The Long Road

The Long Road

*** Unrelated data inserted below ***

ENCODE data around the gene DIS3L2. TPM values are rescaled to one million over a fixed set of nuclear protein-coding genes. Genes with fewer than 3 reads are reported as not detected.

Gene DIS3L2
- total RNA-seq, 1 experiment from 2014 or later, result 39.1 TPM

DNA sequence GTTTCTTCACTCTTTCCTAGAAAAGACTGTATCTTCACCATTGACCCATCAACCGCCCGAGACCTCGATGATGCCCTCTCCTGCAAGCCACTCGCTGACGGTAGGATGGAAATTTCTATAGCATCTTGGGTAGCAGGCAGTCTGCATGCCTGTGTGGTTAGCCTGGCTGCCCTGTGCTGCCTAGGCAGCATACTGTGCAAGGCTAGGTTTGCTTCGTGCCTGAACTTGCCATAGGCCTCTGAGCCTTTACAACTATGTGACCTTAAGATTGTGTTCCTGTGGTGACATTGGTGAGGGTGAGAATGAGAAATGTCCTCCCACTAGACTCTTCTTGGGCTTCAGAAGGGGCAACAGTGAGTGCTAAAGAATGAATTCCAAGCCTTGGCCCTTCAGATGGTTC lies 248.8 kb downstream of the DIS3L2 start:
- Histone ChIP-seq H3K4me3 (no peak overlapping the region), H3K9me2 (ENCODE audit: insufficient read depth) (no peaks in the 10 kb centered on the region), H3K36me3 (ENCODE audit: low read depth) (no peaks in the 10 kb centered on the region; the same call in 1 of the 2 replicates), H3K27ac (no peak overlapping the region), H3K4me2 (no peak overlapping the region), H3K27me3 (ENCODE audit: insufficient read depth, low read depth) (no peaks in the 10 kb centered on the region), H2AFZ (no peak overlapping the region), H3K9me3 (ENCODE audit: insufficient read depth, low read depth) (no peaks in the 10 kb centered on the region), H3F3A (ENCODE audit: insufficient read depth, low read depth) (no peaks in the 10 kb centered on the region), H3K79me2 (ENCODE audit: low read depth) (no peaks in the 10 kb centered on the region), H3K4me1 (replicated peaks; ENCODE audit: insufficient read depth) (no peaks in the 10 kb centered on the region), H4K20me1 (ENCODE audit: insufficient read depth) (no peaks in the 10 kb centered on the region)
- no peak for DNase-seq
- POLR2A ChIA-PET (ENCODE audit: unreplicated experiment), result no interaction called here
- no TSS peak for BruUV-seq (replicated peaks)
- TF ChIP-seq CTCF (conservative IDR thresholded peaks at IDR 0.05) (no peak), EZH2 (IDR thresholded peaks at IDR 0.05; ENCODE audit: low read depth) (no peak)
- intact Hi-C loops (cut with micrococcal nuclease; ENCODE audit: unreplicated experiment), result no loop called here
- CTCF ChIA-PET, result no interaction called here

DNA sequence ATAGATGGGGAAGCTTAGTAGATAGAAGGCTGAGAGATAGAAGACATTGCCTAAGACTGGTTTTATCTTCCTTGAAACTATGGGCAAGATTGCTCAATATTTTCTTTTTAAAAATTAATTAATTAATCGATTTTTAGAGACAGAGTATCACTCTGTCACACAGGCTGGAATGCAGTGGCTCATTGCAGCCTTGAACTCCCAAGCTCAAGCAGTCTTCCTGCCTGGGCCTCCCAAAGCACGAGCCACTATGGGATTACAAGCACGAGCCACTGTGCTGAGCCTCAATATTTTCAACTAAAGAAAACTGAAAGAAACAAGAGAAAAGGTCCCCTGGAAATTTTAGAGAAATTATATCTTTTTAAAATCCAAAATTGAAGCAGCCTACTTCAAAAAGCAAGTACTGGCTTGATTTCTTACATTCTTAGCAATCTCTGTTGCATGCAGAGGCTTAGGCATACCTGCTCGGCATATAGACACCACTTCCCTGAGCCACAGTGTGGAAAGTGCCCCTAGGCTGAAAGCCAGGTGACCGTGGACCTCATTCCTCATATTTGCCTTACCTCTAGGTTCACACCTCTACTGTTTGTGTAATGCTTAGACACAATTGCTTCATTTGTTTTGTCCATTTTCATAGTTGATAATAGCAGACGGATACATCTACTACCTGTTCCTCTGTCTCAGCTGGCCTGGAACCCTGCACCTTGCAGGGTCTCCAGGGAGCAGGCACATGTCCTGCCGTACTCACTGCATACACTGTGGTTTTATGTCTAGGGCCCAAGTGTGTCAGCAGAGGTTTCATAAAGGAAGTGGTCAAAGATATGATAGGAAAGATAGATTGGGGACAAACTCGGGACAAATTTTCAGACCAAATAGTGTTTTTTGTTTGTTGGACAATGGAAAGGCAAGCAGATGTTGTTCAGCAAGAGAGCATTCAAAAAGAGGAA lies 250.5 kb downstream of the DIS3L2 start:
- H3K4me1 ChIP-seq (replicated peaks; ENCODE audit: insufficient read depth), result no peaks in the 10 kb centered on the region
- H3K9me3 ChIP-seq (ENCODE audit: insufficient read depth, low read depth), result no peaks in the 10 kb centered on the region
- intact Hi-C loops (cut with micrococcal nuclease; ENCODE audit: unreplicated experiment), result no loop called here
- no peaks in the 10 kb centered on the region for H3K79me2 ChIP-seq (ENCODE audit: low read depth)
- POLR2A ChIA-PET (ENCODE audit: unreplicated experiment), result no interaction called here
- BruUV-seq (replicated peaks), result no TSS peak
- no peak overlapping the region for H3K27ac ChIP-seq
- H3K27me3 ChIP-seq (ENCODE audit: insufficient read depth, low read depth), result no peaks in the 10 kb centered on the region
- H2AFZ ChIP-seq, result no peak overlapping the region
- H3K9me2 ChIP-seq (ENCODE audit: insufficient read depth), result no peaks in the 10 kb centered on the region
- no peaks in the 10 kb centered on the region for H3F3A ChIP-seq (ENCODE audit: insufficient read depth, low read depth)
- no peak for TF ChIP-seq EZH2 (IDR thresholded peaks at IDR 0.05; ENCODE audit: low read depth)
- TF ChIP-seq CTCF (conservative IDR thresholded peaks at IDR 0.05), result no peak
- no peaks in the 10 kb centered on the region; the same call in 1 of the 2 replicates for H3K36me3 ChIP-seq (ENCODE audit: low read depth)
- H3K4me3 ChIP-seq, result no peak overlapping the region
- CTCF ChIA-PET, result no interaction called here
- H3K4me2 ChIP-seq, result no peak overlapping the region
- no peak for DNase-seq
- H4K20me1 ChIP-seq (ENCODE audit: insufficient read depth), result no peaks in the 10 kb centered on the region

After years of plugging away and refining their sound, the members of Nickelback found themselves on the verge of superstardom when "How You Remind Me" became 2002’s most-played song on U.S. radio. But this fourth album hardly finds the group taking it easy as it basks in newfound glories. Instead, The Long Road seethes with restlessness and rage, as if Chad Kroeger and his bandmates saw success as just another reason to push themselves harder. Working for the first time with producer Joey Moi, Nickelback lays into the songs here with a formidable sense of aggression, a quality most memorably epitomized by the Metallica-style assault and battery of "Believe It or Not." Elsewhere, Kroeger bolsters the menacing mood and bruising effect of the barrage he creates with lead guitarist Ryan Peake by tackling subjects that are just as heavy. On the thunderous "Because of You," he angrily describes an addiction's destructive impact on a relationship. Inspired by a real-life case of infanticide, "Throwing Yourself Away" paints the tough conditions that surround a tragedy. Even in the more avidly anthemic "Someday," Kroeger carries a heavy heart as he sings about the brighter times that always feel a little too far away. However caustic Kroeger’s view of relationships can be, his songs also demonstrate a hunger to break out of isolation and reach through to people. That quality’s clear in the sense of immediacy and urgency that he fosters in nearly every song he writes. And even if—like the romance in "Feelin’ Way Too Damn Good"—the good times always come with the knowledge they can’t last forever, Kroeger's still eager to celebrate rock’s ability to create connection and communion in "See You At the Show," the song that closes The Long Road with a break from the heavy weather that dominates the album. Celebrating the life of a band on tour in lines like "down the road and round the bend, we pray to God it never ends," Kroeger casts an alternately satirical and appreciative eye on his own situation as a rock 'n' roll frontman. And judging by how much he seems to be enjoying himself, that long road could never be long enough.

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